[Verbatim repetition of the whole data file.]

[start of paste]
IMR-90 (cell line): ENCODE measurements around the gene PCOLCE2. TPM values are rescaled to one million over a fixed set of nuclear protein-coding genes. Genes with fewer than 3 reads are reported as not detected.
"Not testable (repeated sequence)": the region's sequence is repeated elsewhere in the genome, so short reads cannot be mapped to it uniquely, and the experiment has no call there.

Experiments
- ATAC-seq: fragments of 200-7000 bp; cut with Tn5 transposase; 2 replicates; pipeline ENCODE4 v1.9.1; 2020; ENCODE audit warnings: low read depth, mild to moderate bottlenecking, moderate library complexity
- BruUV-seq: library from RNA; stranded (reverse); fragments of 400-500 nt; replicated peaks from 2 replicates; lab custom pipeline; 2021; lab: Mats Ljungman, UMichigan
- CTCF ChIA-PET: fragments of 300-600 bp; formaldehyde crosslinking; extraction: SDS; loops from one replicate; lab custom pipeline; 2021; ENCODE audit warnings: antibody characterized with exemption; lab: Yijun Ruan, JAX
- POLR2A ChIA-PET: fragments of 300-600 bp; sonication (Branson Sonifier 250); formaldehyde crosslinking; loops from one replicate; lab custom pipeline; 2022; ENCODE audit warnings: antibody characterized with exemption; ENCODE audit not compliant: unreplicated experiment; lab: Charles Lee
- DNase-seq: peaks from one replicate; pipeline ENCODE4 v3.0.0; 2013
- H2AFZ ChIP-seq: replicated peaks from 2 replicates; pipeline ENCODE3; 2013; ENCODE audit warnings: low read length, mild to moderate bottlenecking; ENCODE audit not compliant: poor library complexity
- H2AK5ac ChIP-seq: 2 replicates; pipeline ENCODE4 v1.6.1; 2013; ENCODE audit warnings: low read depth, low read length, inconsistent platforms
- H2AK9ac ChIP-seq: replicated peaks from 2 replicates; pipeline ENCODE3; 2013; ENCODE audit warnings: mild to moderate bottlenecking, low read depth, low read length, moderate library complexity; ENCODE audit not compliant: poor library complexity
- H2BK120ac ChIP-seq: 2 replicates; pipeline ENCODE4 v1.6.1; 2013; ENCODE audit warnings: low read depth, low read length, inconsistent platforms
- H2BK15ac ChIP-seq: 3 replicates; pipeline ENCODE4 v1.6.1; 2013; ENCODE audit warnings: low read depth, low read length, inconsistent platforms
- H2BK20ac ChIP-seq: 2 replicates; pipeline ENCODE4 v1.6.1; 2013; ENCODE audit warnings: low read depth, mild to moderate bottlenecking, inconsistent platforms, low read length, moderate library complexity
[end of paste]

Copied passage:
IMR-90 (cell line): ENCODE measurements around the gene PCOLCE2. TPM values are rescaled to one million over a fixed set of nuclear protein-coding genes. Genes with fewer than 3 reads are reported as not detected.
"Not testable (repeated sequence)": the region's sequence is repeated elsewhere in the genome, so short reads cannot be mapped to it uniquely, and the experiment has no call there.

Experiments
- ATAC-seq: fragments of 200-7000 bp; cut with Tn5 transposase; 2 replicates; pipeline ENCODE4 v1.9.1; 2020; ENCODE audit warnings: low read depth, mild to moderate bottlenecking, moderate library complexity
- BruUV-seq: library from RNA; stranded (reverse); fragments of 400-500 nt; replicated peaks from 2 replicates; lab custom pipeline; 2021; lab: Mats Ljungman, UMichigan
- CTCF ChIA-PET: fragments of 300-600 bp; formaldehyde crosslinking; extraction: SDS; loops from one replicate; lab custom pipeline; 2021; ENCODE audit warnings: antibody characterized with exemption; lab: Yijun Ruan, JAX
- POLR2A ChIA-PET: fragments of 300-600 bp; sonication (Branson Sonifier 250); formaldehyde crosslinking; loops from one replicate; lab custom pipeline; 2022; ENCODE audit warnings: antibody characterized with exemption; ENCODE audit not compliant: unreplicated experiment; lab: Charles Lee
- DNase-seq: peaks from one replicate; pipeline ENCODE4 v3.0.0; 2013
- H2AFZ ChIP-seq: replicated peaks from 2 replicates; pipeline ENCODE3; 2013; ENCODE audit warnings: low read length, mild to moderate bottlenecking; ENCODE audit not compliant: poor library complexity
- H2AK5ac ChIP-seq: 2 replicates; pipeline ENCODE4 v1.6.1; 2013; ENCODE audit warnings: low read depth, low read length, inconsistent platforms
- H2AK9ac ChIP-seq: replicated peaks from 2 replicates; pipeline ENCODE3; 2013; ENCODE audit warnings: mild to moderate bottlenecking, low read depth, low read length, moderate library complexity; ENCODE audit not compliant: poor library complexity
- H2BK120ac ChIP-seq: 2 replicates; pipeline ENCODE4 v1.6.1; 2013; ENCODE audit warnings: low read depth, low read length, inconsistent platforms
- H2BK15ac ChIP-seq: 3 replicates; pipeline ENCODE4 v1.6.1; 2013; ENCODE audit warnings: low read depth, low read length, inconsistent platforms
- H2BK20ac ChIP-seq: 2 replicates; pipeline ENCODE4 v1.6.1; 2013; ENCODE audit warnings: low read depth, mild to moderate bottlenecking, inconsistent platforms, low read length, moderate library complexity